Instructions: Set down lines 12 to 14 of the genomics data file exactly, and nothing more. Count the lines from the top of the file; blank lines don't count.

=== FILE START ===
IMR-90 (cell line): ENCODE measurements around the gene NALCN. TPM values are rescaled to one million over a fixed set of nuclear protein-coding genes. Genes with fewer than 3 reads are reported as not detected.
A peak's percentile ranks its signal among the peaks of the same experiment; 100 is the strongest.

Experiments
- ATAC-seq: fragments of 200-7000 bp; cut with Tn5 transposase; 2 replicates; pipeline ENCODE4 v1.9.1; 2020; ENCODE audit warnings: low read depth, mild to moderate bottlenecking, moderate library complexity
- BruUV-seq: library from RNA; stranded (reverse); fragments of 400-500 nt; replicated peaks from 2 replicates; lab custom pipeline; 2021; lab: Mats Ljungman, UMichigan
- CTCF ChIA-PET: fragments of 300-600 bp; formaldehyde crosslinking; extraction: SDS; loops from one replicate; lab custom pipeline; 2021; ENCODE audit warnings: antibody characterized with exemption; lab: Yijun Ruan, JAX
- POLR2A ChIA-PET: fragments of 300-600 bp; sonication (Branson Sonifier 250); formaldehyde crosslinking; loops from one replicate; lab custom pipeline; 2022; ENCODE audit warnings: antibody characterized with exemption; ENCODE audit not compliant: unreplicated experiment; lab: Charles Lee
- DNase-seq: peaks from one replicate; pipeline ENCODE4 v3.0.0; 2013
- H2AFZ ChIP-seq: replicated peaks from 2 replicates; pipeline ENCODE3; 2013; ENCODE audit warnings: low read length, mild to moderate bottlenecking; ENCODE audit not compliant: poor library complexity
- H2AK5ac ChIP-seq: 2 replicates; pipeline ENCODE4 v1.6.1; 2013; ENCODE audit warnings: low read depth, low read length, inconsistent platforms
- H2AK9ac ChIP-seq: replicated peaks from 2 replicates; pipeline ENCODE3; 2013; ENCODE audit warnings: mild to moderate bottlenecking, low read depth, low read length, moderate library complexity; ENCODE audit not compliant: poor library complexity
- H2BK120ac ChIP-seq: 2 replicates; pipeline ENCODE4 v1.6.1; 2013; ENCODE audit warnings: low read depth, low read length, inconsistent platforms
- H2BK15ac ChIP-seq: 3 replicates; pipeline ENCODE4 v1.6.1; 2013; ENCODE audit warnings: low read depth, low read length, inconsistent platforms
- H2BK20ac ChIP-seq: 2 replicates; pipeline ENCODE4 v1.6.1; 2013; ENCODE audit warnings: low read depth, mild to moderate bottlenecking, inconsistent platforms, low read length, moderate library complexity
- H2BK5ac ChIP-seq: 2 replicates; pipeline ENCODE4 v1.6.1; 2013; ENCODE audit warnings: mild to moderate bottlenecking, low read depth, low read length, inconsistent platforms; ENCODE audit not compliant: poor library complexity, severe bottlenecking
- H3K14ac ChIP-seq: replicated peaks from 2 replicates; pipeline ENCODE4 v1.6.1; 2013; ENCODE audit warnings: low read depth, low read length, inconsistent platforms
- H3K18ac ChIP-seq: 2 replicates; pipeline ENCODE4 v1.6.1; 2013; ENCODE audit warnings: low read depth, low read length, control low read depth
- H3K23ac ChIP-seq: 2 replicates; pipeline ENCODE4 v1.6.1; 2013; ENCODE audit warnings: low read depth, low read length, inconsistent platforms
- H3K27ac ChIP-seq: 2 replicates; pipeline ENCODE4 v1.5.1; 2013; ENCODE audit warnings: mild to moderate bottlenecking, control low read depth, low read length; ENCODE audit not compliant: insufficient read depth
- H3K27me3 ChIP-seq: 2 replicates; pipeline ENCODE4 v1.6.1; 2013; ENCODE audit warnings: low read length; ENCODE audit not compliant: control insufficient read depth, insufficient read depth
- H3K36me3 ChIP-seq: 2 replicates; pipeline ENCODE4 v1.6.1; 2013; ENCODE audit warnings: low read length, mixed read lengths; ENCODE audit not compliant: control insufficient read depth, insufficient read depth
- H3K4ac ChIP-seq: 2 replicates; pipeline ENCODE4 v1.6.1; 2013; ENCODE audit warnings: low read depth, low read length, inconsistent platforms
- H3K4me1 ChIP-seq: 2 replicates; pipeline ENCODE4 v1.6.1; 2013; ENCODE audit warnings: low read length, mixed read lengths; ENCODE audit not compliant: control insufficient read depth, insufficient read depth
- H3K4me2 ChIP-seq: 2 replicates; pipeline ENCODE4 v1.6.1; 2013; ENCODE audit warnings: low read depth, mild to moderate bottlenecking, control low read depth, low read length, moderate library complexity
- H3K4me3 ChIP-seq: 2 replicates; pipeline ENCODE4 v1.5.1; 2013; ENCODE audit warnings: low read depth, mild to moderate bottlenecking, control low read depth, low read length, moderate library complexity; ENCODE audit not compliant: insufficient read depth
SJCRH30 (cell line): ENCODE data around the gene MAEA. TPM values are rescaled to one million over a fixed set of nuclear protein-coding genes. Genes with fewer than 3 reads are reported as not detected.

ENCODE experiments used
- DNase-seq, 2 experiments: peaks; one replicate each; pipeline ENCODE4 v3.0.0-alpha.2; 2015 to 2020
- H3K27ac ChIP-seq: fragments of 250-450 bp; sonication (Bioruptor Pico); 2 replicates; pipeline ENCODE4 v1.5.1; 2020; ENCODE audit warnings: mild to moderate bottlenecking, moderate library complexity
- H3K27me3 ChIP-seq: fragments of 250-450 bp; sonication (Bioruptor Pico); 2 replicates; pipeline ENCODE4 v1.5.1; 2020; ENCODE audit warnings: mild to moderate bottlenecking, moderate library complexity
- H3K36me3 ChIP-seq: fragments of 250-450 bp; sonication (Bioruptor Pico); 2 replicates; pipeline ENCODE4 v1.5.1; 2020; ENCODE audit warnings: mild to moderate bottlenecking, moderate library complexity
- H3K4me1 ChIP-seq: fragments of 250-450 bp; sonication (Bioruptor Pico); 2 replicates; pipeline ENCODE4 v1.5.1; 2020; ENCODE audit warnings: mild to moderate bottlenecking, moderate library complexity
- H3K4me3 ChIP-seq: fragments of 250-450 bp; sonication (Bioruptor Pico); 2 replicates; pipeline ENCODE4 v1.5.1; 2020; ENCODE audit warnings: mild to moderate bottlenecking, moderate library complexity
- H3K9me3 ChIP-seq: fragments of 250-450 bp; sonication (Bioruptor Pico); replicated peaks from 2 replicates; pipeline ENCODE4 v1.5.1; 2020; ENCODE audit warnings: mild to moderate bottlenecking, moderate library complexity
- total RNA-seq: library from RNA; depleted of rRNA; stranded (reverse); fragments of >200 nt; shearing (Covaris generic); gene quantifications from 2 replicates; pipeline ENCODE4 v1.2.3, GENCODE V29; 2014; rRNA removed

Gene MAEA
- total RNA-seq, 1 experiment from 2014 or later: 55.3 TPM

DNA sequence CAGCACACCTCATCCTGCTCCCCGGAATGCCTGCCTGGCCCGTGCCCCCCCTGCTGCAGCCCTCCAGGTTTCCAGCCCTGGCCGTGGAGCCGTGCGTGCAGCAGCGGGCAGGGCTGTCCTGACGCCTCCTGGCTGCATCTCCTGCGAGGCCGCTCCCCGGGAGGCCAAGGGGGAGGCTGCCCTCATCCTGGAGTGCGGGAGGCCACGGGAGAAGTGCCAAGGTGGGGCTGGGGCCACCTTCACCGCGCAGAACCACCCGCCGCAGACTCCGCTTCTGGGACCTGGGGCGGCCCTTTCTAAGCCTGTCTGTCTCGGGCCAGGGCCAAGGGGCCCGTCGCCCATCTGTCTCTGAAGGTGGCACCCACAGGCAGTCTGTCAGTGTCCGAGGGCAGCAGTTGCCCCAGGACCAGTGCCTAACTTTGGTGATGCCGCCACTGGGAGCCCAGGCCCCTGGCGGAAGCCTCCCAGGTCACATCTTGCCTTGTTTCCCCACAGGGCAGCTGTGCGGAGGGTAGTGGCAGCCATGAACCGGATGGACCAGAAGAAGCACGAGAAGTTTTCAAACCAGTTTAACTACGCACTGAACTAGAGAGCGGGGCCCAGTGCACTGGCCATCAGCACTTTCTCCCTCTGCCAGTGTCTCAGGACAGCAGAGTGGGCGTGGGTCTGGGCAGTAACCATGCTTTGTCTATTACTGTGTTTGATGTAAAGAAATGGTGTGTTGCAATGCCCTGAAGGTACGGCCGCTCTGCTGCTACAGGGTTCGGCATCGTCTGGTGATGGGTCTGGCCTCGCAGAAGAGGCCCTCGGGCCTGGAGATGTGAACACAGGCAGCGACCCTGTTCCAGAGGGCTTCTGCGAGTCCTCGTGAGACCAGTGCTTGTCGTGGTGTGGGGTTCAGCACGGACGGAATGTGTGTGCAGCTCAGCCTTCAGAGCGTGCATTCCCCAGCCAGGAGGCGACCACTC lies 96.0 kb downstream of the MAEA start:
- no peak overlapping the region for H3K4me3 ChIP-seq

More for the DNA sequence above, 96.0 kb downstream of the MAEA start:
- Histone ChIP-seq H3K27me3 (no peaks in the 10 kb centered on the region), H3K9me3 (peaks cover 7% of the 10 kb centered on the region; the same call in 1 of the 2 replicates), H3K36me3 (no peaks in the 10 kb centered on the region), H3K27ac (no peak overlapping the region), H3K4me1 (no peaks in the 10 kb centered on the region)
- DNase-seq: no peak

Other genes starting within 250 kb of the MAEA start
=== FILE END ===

- H2BK120ac ChIP-seq: 2 replicates; pipeline ENCODE4 v1.6.1; 2013; ENCODE audit warnings: low read depth, low read length, inconsistent platforms
- H2BK15ac ChIP-seq: 3 replicates; pipeline ENCODE4 v1.6.1; 2013; ENCODE audit warnings: low read depth, low read length, inconsistent platforms
- H2BK20ac ChIP-seq: 2 replicates; pipeline ENCODE4 v1.6.1; 2013; ENCODE audit warnings: low read depth, mild to moderate bottlenecking, inconsistent platforms, low read length, moderate library complexity